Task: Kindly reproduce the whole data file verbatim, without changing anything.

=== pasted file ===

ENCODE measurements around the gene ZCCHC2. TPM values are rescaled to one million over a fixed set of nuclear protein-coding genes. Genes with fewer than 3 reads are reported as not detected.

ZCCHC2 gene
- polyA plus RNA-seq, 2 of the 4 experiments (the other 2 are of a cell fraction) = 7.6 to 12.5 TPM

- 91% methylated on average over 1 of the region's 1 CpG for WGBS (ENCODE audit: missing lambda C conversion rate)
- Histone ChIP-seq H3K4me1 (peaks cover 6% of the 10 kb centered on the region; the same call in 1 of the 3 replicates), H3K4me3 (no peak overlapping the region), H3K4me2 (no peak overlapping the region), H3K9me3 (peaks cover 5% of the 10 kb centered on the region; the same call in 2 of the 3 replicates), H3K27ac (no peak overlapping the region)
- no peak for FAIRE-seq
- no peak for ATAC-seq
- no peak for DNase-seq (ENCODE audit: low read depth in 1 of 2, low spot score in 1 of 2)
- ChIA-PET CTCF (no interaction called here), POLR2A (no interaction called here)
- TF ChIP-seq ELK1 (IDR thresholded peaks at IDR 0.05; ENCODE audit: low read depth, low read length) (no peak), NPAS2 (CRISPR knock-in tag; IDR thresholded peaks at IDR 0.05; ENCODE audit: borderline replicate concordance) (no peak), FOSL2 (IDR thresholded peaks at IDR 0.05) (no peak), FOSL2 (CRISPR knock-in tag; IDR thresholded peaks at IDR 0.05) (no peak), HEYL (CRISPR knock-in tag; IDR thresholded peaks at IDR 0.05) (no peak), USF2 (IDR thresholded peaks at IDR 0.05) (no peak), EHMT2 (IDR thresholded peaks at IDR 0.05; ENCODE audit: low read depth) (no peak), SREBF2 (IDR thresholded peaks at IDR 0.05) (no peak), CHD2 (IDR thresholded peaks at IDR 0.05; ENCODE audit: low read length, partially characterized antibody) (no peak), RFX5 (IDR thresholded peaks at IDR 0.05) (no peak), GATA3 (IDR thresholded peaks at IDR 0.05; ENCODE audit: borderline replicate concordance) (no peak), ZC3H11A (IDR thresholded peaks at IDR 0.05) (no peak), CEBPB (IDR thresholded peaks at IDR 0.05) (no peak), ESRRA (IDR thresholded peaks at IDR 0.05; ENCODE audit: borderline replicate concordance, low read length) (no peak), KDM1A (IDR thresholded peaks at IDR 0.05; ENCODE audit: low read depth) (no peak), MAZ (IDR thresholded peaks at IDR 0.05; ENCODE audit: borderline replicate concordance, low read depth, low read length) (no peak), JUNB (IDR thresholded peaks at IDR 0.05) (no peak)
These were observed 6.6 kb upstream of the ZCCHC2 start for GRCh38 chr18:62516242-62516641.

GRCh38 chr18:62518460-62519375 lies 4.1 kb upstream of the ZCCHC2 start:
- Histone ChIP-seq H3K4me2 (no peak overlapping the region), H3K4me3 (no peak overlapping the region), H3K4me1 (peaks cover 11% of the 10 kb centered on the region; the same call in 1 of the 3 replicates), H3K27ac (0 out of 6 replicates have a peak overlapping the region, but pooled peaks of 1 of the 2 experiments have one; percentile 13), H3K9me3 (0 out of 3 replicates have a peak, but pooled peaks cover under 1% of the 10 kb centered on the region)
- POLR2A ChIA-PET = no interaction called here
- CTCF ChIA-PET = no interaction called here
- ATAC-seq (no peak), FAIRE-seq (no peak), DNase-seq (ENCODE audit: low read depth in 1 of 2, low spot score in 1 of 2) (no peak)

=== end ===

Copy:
ENCODE measurements around the gene ZCCHC2. TPM values are rescaled to one million over a fixed set of nuclear protein-coding genes. Genes with fewer than 3 reads are reported as not detected.

ZCCHC2 gene
- polyA plus RNA-seq, 2 of the 4 experiments (the other 2 are of a cell fraction) = 7.6 to 12.5 TPM

- 91% methylated on average over 1 of the region's 1 CpG for WGBS (ENCODE audit: missing lambda C conversion rate)
- Histone ChIP-seq H3K4me1 (peaks cover 6% of the 10 kb centered on the region; the same call in 1 of the 3 replicates), H3K4me3 (no peak overlapping the region), H3K4me2 (no peak overlapping the region), H3K9me3 (peaks cover 5% of the 10 kb centered on the region; the same call in 2 of the 3 replicates), H3K27ac (no peak overlapping the region)
- no peak for FAIRE-seq
- no peak for ATAC-seq
- no peak for DNase-seq (ENCODE audit: low read depth in 1 of 2, low spot score in 1 of 2)
- ChIA-PET CTCF (no interaction called here), POLR2A (no interaction called here)
- TF ChIP-seq ELK1 (IDR thresholded peaks at IDR 0.05; ENCODE audit: low read depth, low read length) (no peak), NPAS2 (CRISPR knock-in tag; IDR thresholded peaks at IDR 0.05; ENCODE audit: borderline replicate concordance) (no peak), FOSL2 (IDR thresholded peaks at IDR 0.05) (no peak), FOSL2 (CRISPR knock-in tag; IDR thresholded peaks at IDR 0.05) (no peak), HEYL (CRISPR knock-in tag; IDR thresholded peaks at IDR 0.05) (no peak), USF2 (IDR thresholded peaks at IDR 0.05) (no peak), EHMT2 (IDR thresholded peaks at IDR 0.05; ENCODE audit: low read depth) (no peak), SREBF2 (IDR thresholded peaks at IDR 0.05) (no peak), CHD2 (IDR thresholded peaks at IDR 0.05; ENCODE audit: low read length, partially characterized antibody) (no peak), RFX5 (IDR thresholded peaks at IDR 0.05) (no peak), GATA3 (IDR thresholded peaks at IDR 0.05; ENCODE audit: borderline replicate concordance) (no peak), ZC3H11A (IDR thresholded peaks at IDR 0.05) (no peak), CEBPB (IDR thresholded peaks at IDR 0.05) (no peak), ESRRA (IDR thresholded peaks at IDR 0.05; ENCODE audit: borderline replicate concordance, low read length) (no peak), KDM1A (IDR thresholded peaks at IDR 0.05; ENCODE audit: low read depth) (no peak), MAZ (IDR thresholded peaks at IDR 0.05; ENCODE audit: borderline replicate concordance, low read depth, low read length) (no peak), JUNB (IDR thresholded peaks at IDR 0.05) (no peak)
These were observed 6.6 kb upstream of the ZCCHC2 start for GRCh38 chr18:62516242-62516641.

GRCh38 chr18:62518460-62519375 lies 4.1 kb upstream of the ZCCHC2 start:
- Histone ChIP-seq H3K4me2 (no peak overlapping the region), H3K4me3 (no peak overlapping the region), H3K4me1 (peaks cover 11% of the 10 kb centered on the region; the same call in 1 of the 3 replicates), H3K27ac (0 out of 6 replicates have a peak overlapping the region, but pooled peaks of 1 of the 2 experiments have one; percentile 13), H3K9me3 (0 out of 3 replicates have a peak, but pooled peaks cover under 1% of the 10 kb centered on the region)
- POLR2A ChIA-PET = no interaction called here
- CTCF ChIA-PET = no interaction called here
- ATAC-seq (no peak), FAIRE-seq (no peak), DNase-seq (ENCODE audit: low read depth in 1 of 2, low spot score in 1 of 2) (no peak)